I could tell they weren’t Presbyterians. Presbyterians have always been a little suspicious of that kind of thing. The emotionalism, the extravagance, and the almost magical reliance on certain words and rituals, not to mention in some cases outright fraud—all these things have made Presbyterians cautious and reluctant to use any kind of rituals for healing, even anointing with oil, fearing that it might take our eyes off of Jesus, causing us to put our trust in magic rituals instead of Jesus’ promise.
It is clear from the example of the centurion and the Canaanite woman, that Jesus does not need anointing with oil, let alone a slick televangelist, to heal people. We are healed by faith in Jesus’ promise. Even when James talks about anointing with oil, he says, “The prayer of faith will save the sick.” It is not our ritual but our faith in Jesus’ word that saves us.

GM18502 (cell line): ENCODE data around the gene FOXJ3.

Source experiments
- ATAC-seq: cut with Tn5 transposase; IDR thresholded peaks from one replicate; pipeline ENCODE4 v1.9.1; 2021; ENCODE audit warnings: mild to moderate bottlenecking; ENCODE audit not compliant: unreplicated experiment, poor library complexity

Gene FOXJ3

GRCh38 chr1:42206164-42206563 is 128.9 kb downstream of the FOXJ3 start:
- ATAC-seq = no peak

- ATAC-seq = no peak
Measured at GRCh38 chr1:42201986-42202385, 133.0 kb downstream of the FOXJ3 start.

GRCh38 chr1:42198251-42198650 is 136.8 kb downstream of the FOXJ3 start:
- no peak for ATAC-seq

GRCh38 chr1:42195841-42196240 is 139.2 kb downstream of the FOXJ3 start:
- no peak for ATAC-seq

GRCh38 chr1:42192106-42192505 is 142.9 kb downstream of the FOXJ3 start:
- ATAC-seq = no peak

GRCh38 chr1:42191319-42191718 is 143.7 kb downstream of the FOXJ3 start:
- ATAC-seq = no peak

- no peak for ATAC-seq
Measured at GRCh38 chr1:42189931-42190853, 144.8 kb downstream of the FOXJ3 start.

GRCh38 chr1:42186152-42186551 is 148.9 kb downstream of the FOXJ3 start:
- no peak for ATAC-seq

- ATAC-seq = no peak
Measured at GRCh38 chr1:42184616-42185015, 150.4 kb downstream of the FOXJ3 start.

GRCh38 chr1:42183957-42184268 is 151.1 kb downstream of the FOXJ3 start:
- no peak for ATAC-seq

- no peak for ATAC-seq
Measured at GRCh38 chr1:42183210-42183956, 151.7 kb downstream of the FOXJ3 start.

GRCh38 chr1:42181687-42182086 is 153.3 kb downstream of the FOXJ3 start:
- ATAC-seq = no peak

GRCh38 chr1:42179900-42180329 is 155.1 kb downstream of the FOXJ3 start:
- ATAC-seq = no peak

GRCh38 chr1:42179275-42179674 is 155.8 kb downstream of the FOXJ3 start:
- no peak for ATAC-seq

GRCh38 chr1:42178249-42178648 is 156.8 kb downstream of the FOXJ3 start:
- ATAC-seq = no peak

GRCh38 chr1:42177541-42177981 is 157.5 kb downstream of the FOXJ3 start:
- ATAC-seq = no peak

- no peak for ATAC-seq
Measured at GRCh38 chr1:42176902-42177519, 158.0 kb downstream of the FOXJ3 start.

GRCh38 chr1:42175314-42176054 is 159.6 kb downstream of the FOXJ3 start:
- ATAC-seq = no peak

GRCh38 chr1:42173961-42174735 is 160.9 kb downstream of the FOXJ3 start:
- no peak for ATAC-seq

And yet in some cases Jesus actually touches people to heal them. Why? It is not necessary for Jesus to touch people in order to heal them, so why does he do it?
There is an interesting pattern in this. The people Jesus actually touches in the gospel of Matthew are often people who would have been considered unclean, ritually defiled, not allowed to be touched by other people. Who is the first person Jesus touches in the gospel of Matthew? A person with leprosy! That’s about as unclean as you can get. People avoided lepers like the plague, because they thought it was a plague. But not Jesus.
Likewise Jesus touched the girl whom everyone thought had died, because dead people were unclean. You were defiled when you touched a dead body. But not Jesus. In both case Jesus touches the leper and the supposedly dead girl as a sign that Jesus makes people clean. In other words, Jesus came not only to heal our bodies but to make us holy.